Ensuring a Healthy Hearth and Home

      A new statement from the American College of Obstetricians and Gynecologists and the American Society for Reproductive Medicine warns against the harmful effects of pesticides and other common chemicals. Here with tips to help us ensure our home and hearth won't hurt our health is Metro's natural gardening and toxics reduction expert Carl Grimm.

      We've heard warnings about toxic chemicals forever, it seems, and it's hard to know what - if anything - can be done about them. What's the significance of this new statement from the medical community?
      The fact that two more medical associations have come out with such strong recommendations for reducing our exposures to pesticides and other common toxic chemicals shows us that the evidence - and the need for action - is more serious than ever. (Remember last year it was the American Association of Pediatrics.)

      Of particular concern are increased risks of childhood cancers and profound and lasting effects on our kids' health even from chemical exposures that occur before conception to either parent.

      With a young family of my own, children's health is top of mind for me. Fortunately there are plenty of ways we can help protect our families and ourselves from both pests and pesticides, indoors and out.

      So, in the house, how can we fight pests without bug sprays and rodent baits?
      Ants, moths, mice and rats all need food, water and a way into your home to become a problem. To avoid them all, clean up crumbs, floors and surfaces regularly (even if you're in a holiday-meal-induced stupor), seal cracks, fix leaks, pack your food away in tightly sealed containers and avoid clutter. If you do all that and still have a problem, use traps, baits or gels instead of sprays, foggers or pest strips.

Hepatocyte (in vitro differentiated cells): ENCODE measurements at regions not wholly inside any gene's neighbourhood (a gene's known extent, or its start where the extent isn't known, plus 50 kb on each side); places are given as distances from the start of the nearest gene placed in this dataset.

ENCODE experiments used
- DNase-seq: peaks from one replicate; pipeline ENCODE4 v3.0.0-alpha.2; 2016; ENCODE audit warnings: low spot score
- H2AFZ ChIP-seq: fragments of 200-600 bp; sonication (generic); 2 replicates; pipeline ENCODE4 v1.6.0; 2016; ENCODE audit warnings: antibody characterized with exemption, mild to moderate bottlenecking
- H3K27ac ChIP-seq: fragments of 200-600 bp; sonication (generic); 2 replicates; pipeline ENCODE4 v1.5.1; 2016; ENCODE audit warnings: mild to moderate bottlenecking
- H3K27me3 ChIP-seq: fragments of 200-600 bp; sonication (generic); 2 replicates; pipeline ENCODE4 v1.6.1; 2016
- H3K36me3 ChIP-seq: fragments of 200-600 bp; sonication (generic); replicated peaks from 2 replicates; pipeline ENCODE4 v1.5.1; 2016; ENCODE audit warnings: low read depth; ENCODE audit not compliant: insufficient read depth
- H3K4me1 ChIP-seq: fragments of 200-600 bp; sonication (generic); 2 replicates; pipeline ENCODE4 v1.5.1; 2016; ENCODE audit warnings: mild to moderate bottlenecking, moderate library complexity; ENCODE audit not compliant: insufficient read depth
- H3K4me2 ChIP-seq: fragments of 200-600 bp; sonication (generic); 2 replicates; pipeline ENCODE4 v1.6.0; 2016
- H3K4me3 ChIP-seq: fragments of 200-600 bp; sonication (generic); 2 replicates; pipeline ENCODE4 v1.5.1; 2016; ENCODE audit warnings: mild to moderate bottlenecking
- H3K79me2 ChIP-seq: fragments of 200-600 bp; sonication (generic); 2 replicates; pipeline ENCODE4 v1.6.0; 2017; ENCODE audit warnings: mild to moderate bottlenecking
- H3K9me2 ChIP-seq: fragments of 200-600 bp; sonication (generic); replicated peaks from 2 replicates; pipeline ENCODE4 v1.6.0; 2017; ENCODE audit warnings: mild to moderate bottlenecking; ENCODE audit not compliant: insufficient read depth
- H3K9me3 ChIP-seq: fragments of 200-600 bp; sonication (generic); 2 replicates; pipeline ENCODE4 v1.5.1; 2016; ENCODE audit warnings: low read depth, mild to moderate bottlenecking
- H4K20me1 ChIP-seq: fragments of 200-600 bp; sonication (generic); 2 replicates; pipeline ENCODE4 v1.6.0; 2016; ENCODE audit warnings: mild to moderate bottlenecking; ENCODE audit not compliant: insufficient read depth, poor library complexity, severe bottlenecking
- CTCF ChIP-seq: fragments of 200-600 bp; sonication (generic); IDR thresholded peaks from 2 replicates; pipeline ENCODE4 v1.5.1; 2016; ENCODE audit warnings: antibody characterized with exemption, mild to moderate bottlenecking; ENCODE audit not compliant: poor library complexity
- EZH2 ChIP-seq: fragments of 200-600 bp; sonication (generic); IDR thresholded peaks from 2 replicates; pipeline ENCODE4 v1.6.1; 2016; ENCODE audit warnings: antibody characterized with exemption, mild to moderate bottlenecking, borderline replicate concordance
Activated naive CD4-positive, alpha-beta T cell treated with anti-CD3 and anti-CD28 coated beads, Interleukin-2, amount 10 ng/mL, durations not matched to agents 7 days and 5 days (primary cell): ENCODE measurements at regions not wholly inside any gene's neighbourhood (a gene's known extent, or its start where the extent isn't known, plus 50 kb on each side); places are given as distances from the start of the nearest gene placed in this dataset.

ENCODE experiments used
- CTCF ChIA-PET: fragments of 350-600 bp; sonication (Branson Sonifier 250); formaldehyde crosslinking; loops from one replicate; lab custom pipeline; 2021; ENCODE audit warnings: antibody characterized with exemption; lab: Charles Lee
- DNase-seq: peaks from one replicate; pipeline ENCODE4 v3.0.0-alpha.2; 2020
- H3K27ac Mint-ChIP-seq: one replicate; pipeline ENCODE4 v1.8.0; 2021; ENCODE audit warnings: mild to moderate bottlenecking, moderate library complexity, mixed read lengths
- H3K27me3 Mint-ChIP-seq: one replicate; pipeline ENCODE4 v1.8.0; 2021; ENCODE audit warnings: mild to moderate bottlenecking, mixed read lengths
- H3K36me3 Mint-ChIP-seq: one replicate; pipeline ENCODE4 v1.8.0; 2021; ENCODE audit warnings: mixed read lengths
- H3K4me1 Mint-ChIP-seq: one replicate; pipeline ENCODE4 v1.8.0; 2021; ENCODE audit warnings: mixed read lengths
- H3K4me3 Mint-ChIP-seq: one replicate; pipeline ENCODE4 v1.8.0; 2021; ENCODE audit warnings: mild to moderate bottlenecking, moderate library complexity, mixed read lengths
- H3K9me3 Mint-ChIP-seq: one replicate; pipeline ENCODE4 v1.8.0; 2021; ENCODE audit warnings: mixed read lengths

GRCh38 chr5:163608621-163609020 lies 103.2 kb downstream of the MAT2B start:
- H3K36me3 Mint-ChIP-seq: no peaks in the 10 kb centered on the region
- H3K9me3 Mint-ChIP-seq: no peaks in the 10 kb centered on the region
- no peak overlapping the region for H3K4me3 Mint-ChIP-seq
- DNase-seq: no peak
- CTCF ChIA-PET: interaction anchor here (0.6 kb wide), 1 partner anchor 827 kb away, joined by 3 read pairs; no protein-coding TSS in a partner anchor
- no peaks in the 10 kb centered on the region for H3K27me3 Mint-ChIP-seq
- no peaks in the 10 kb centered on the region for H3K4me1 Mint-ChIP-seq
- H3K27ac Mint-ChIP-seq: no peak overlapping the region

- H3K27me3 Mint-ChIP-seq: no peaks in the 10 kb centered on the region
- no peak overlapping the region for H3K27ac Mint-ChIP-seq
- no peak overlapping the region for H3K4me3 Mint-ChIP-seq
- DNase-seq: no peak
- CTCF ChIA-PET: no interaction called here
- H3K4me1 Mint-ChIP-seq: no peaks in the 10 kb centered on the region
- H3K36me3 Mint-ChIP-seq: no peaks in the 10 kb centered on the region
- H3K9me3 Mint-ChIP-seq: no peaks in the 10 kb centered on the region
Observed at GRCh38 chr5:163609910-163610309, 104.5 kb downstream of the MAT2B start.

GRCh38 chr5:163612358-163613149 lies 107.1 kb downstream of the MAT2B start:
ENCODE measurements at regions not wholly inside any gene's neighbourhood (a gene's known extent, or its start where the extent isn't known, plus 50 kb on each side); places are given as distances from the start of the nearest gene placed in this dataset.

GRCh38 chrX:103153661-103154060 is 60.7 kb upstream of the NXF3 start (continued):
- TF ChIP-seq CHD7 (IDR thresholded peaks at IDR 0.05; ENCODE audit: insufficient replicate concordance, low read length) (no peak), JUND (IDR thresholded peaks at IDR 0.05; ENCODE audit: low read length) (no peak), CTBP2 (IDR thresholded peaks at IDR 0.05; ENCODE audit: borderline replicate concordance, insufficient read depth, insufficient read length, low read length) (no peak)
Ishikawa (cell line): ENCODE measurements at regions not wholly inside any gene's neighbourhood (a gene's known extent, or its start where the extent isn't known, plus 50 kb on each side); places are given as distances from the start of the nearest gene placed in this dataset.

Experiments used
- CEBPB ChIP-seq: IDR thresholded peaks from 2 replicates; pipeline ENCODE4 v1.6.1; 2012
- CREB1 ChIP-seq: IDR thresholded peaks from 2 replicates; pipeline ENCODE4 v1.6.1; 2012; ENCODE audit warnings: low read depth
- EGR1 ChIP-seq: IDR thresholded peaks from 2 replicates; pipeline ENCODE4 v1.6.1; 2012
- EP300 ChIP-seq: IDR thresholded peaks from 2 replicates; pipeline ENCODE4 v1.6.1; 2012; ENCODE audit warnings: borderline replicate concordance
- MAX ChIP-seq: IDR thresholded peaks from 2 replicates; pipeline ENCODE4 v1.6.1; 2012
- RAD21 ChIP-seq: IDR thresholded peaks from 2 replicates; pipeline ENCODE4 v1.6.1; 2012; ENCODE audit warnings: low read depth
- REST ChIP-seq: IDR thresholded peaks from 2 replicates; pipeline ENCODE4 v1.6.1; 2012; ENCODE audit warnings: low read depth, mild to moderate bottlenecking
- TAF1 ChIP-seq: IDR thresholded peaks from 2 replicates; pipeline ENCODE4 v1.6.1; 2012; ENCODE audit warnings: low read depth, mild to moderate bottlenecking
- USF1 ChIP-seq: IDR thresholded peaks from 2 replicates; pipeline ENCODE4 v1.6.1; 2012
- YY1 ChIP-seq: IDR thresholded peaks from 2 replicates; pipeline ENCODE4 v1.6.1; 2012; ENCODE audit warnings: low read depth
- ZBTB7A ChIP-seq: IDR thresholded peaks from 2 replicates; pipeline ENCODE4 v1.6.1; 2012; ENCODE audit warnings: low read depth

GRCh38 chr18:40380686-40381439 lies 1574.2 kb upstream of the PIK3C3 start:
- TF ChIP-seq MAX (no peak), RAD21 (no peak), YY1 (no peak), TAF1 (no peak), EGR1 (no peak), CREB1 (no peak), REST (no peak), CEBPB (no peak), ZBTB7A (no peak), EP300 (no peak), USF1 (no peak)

What about on the lawn and in the yard? What works best for reducing pesticide use?
      One great strategy is out there at your fingertips right now, and it's free: Leaves. Layer fallen leaves anywhere you've got bare soil. A six-inch thick layer stops weeds and slowly breaks down to add rich organic matter to the soil for healthy plants. Healthy plants are less susceptible to pests and need less care to maintain.

      For the lawn, steer clear of weed and feed or other pesticides. Instead, mow regularly and let the clippings lie on the lawn so they fertilize for free. Sprinkle grass seed over the lawn in fall or spring and wherever you pull a weed so the turf grows thick, and the weeds have to struggle for a foothold. Consider letting some weeds grow so your lawn looks more interesting, you save some effort and don't expose anyone to chemicals.

      Ask Metro for more information and to get free resources on nontoxic products and practices for your home and garden by calling 503-234-3000 or visiting

      The American College of Obstetricians and Gynecologists statement on "Toxic Environmental Agents" and related information resources can be found at